These aloha shirts that are worn to work or special events, however, are not the tacky ones that you see tourists wearing. They are an entirely different breed of aloha shirt, made of good-quality fabrics in tasteful designs, and they’re not cheap — they retail for around $100 each. But you can find them for less during sales at stores like Macy’s and Nordstrom and at discount stores like Ross. And if you like bold patterns, the new Rix Island Wear line has aloha shirts priced at just $49.50 each.

Here’s what to look for when shopping for an aloha shirt:

  • Good-quality fabric like cotton, cotton-blend, linen, or silk.
  • For work: Subtle patterns created with reverse printing (the fabric looks “inside out”), muted colors, small repeated images, woven-in textures, etc. Outside of work: It’s OK to go with bolder (but still tasteful) patterns and colors.
  • Patterns that incorporate traditional or nature-inspired images, like Polynesian motifs, leaves, flowers, ocean waves, canoes, palm trees, etc.
  • Brands like Reyn Spooner, Tori Richard, Kahala, Tommy Bahama, Rix, and Sig Zane.

What to avoid:

  • Cheap, chintzy fabric, like 100% polyester.
  • “Loud” patterns with competing bright colors.
  • Patterns with tacky images (e.g., bikini-clad women, cocktails, dice, playing cards, etc.)

Here are some of my favorite aloha shirts:

How to wear an aloha shirt

An aloha shirt is usually worn without any additional layer. But if the occasion calls for it, a suit jacket or sports coat may be worn over it. However, a neckties should never be worn with an aloha shirt — the two just don’t go together.

Undershirts are not usually worn with aloha shirts, but it’s OK to do so if that’s your preference. At work, you’ll want to make sure your aloha shirt is buttoned all the way up except for the top button or two. Outside of work, it’s fine to unbutton it further if you like.

Aloha shirts are designed to be worn untucked, and many men wear them this way, even in the workplace. Still, some men prefer to tuck their aloha shirt in their pants because they like the way it looks with a nice belt, or they want to project a more formal image. Either way is fine — follow your personal preference or instinct.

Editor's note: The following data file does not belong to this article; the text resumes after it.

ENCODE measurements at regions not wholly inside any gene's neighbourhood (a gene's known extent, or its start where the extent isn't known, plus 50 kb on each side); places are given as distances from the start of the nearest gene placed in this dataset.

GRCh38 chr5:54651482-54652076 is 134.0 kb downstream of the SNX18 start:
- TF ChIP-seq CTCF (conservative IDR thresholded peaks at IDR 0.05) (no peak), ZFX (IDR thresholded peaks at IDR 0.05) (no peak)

What you wear on the bottom half of your body depends on where you’re going to wear your aloha shirt:

  • At work: Khaki pants or dress slacks with a nice pair of oxfords or loafers. Socks required.
  • At a formal event, like a wedding: Dress slacks with a nice pair of oxfords, loafers, slippers, or other sandals.
  • At a semi-formal event, like a party: Dress slacks, khaki pants, a nice pair of jeans, or dress shorts (think tailored bermudas, not cargo shorts) with a nice pair of oxfords, loafers, slippers, sandals, or sneakers.
  • At a casual event, like a beach barbecue: Shorts or swim trunks with slippers, sandals, sneakers, or athletic shoes. If you’re going to be walking in sand, it’s best to wear slippers.

For more up-to-date, detailed info on moving to Hawaii, check out my e-book: Moving To Hawaii: A Step-By-Step Guide

Posted in Employment, Lifestyle

Comments

  1. JetFlex

    Very informative! Thank you!

  2. Ryan

    I found this article very informative since I am looking for the right outfit to attend an job interview in Hawaii. Mahalo !

    • Michele Meyer

      Hi, Ryan:

      I’m glad I could help! Best of luck to you on your job interview.

      Aloha,
      Michele

  3. Dick

    Great information as I am going for an interview this week. I went to Macy’s and bought a new Tommy Bahama shirt –$118. I will say that I do look a bit more fit than the mayor.

    • Michele Meyer

      Perfect choice! Good luck with your interview!

      Aloha,
      Michele